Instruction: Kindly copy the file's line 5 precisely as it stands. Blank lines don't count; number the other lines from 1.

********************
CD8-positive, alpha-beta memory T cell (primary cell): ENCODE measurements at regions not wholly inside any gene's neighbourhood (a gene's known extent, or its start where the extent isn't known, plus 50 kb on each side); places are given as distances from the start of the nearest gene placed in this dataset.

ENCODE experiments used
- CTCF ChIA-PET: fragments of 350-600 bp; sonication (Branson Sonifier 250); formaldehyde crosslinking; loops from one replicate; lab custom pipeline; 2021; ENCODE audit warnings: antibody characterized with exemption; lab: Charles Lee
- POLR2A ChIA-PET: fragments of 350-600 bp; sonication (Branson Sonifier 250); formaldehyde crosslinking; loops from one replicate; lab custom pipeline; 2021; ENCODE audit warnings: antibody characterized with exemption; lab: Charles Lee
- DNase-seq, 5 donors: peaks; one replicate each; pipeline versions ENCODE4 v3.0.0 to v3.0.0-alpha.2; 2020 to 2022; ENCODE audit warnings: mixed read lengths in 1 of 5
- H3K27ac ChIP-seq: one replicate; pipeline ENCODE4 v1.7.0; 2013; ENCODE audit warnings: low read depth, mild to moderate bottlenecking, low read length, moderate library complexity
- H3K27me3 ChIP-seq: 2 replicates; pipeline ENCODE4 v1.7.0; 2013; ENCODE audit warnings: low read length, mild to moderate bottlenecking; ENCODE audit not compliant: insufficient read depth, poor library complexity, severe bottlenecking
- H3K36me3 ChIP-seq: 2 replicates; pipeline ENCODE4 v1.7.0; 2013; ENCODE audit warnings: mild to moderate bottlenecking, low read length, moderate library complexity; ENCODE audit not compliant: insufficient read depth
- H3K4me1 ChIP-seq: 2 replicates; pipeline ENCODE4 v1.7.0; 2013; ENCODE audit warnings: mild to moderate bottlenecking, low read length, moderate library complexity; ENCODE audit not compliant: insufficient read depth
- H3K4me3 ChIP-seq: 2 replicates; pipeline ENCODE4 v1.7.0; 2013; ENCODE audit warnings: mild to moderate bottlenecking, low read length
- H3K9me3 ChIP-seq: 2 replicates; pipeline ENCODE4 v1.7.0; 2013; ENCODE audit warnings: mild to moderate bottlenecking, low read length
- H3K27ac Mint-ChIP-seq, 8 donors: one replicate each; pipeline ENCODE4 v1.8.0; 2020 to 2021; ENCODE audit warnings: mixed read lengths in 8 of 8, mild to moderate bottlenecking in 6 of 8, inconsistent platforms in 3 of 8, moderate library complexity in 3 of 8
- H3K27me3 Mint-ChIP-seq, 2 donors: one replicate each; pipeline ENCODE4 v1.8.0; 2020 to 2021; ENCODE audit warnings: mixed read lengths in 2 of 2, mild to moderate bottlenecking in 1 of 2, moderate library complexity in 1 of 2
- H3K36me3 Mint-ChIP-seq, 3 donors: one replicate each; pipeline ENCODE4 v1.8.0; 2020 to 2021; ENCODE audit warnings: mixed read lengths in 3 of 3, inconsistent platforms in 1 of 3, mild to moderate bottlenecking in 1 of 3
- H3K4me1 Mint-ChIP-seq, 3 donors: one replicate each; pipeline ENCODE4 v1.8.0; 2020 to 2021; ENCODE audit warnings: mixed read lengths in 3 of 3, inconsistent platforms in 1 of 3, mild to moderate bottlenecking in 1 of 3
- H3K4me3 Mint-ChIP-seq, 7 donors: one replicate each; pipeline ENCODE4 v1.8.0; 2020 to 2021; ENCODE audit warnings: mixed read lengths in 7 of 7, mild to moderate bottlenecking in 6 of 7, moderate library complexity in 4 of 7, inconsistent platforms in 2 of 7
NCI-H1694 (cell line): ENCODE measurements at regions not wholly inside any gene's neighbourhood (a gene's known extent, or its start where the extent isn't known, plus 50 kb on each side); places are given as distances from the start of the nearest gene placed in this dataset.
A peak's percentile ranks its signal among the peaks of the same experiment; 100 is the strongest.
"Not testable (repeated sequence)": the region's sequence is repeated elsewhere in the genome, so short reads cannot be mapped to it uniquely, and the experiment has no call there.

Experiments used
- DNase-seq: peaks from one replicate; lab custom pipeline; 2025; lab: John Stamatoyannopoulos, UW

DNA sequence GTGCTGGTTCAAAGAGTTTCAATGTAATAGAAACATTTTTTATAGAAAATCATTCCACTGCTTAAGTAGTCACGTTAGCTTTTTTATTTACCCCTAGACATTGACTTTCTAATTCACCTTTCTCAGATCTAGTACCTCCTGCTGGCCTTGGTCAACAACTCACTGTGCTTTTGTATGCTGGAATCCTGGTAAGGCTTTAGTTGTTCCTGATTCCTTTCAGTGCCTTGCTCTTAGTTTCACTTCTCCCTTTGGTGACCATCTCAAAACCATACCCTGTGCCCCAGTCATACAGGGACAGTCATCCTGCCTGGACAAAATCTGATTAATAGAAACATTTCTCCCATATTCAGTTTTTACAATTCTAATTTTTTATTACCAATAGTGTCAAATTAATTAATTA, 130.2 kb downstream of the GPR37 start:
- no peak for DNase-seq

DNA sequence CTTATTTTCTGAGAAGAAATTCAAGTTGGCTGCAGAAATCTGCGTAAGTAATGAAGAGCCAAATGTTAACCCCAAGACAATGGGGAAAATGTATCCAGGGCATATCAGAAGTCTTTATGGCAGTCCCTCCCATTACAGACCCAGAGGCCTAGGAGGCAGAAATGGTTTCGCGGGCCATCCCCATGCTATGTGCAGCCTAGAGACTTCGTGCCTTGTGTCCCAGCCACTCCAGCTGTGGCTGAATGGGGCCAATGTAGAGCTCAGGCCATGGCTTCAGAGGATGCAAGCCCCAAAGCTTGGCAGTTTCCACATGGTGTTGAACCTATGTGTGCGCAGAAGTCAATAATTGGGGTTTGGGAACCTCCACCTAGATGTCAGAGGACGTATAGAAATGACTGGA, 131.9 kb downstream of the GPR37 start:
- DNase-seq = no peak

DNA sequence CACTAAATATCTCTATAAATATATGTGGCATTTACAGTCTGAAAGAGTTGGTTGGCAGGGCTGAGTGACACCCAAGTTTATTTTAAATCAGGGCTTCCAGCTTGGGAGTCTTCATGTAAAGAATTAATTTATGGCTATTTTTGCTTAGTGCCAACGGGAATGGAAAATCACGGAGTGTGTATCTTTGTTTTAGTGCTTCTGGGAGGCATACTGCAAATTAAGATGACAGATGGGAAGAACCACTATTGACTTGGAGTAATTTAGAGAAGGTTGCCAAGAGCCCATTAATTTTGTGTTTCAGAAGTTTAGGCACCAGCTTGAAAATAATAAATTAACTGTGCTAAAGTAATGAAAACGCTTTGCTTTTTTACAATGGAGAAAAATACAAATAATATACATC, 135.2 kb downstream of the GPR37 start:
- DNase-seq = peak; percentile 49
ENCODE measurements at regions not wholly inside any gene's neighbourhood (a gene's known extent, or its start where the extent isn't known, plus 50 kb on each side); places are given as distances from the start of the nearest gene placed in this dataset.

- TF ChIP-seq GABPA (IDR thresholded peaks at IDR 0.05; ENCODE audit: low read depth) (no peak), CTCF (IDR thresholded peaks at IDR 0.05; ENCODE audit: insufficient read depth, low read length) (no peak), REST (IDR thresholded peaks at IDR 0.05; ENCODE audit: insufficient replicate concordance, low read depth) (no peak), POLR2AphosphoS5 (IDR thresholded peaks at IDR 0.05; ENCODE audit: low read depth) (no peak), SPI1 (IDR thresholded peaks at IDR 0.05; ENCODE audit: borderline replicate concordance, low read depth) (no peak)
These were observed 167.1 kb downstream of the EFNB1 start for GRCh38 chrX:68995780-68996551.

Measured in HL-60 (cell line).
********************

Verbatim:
- DNase-seq, 5 donors: peaks; one replicate each; pipeline versions ENCODE4 v3.0.0 to v3.0.0-alpha.2; 2020 to 2022; ENCODE audit warnings: mixed read lengths in 1 of 5